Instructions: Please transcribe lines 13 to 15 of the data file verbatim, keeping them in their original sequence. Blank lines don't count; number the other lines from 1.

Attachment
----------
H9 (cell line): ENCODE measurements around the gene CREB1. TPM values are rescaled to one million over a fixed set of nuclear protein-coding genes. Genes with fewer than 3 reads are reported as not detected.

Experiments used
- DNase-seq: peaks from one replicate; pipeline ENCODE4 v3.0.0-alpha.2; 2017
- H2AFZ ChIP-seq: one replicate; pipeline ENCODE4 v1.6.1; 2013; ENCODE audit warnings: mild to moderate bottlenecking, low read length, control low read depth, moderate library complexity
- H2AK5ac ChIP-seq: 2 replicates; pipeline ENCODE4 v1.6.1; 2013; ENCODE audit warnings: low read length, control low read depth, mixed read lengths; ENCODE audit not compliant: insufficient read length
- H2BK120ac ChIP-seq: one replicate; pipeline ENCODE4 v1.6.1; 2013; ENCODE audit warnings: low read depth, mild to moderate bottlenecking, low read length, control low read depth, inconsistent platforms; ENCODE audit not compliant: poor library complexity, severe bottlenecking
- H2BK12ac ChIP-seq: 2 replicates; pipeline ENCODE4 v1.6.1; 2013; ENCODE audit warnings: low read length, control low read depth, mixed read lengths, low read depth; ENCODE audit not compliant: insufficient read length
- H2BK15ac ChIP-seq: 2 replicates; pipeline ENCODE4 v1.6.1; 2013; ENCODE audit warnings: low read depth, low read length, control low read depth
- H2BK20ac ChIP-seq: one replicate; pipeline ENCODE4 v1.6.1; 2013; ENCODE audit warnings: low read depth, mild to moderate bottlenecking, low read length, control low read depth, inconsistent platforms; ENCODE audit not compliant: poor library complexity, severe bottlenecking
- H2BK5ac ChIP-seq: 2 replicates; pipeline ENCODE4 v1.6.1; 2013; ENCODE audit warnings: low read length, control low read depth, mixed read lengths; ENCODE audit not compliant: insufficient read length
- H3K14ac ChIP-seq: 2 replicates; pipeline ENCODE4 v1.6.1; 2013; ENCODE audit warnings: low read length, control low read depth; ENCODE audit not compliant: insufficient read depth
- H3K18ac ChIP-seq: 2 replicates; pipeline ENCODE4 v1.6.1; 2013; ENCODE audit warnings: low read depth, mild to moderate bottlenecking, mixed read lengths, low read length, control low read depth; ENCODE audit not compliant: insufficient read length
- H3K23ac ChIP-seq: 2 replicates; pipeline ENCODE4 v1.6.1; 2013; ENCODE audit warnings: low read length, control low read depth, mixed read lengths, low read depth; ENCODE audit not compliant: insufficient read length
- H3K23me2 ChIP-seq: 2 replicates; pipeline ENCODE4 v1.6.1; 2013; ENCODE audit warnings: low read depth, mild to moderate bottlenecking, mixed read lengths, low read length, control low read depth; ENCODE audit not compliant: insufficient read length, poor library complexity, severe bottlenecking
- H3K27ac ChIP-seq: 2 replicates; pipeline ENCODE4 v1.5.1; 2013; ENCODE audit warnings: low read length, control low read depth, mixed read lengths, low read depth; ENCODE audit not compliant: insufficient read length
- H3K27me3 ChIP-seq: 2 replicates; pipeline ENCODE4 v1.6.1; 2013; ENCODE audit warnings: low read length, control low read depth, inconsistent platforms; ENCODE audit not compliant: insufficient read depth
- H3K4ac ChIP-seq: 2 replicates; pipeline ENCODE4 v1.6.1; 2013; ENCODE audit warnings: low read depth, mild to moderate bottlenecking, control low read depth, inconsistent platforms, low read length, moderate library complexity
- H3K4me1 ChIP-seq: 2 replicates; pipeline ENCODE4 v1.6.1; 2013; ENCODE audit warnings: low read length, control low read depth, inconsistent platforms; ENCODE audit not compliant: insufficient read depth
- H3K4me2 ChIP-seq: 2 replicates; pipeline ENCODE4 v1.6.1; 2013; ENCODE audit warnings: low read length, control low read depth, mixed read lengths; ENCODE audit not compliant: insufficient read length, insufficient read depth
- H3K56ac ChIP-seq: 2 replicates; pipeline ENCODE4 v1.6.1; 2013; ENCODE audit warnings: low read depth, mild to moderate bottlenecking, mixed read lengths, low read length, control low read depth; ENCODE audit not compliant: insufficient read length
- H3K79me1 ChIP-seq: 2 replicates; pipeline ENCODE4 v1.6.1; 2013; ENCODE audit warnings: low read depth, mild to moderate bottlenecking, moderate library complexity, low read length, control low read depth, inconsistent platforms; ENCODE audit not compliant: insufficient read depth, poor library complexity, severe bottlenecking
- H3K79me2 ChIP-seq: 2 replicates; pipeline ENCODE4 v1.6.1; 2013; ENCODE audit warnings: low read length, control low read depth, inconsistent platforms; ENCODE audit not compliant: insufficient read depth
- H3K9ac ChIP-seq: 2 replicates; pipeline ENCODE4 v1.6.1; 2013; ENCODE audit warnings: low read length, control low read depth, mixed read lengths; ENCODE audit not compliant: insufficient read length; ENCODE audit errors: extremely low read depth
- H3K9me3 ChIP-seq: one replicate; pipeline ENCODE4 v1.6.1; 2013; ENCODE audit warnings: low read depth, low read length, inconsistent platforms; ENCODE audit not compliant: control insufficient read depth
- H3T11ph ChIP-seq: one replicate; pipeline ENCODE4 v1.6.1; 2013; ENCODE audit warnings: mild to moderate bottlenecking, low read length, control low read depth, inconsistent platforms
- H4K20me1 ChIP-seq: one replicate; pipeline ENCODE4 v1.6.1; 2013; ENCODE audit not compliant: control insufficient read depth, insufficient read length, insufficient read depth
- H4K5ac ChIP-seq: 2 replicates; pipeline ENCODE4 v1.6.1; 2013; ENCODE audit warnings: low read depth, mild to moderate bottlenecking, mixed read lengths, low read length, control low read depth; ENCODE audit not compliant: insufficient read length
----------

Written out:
- H3K23ac ChIP-seq: 2 replicates; pipeline ENCODE4 v1.6.1; 2013; ENCODE audit warnings: low read length, control low read depth, mixed read lengths, low read depth; ENCODE audit not compliant: insufficient read length
- H3K23me2 ChIP-seq: 2 replicates; pipeline ENCODE4 v1.6.1; 2013; ENCODE audit warnings: low read depth, mild to moderate bottlenecking, mixed read lengths, low read length, control low read depth; ENCODE audit not compliant: insufficient read length, poor library complexity, severe bottlenecking
- H3K27ac ChIP-seq: 2 replicates; pipeline ENCODE4 v1.5.1; 2013; ENCODE audit warnings: low read length, control low read depth, mixed read lengths, low read depth; ENCODE audit not compliant: insufficient read length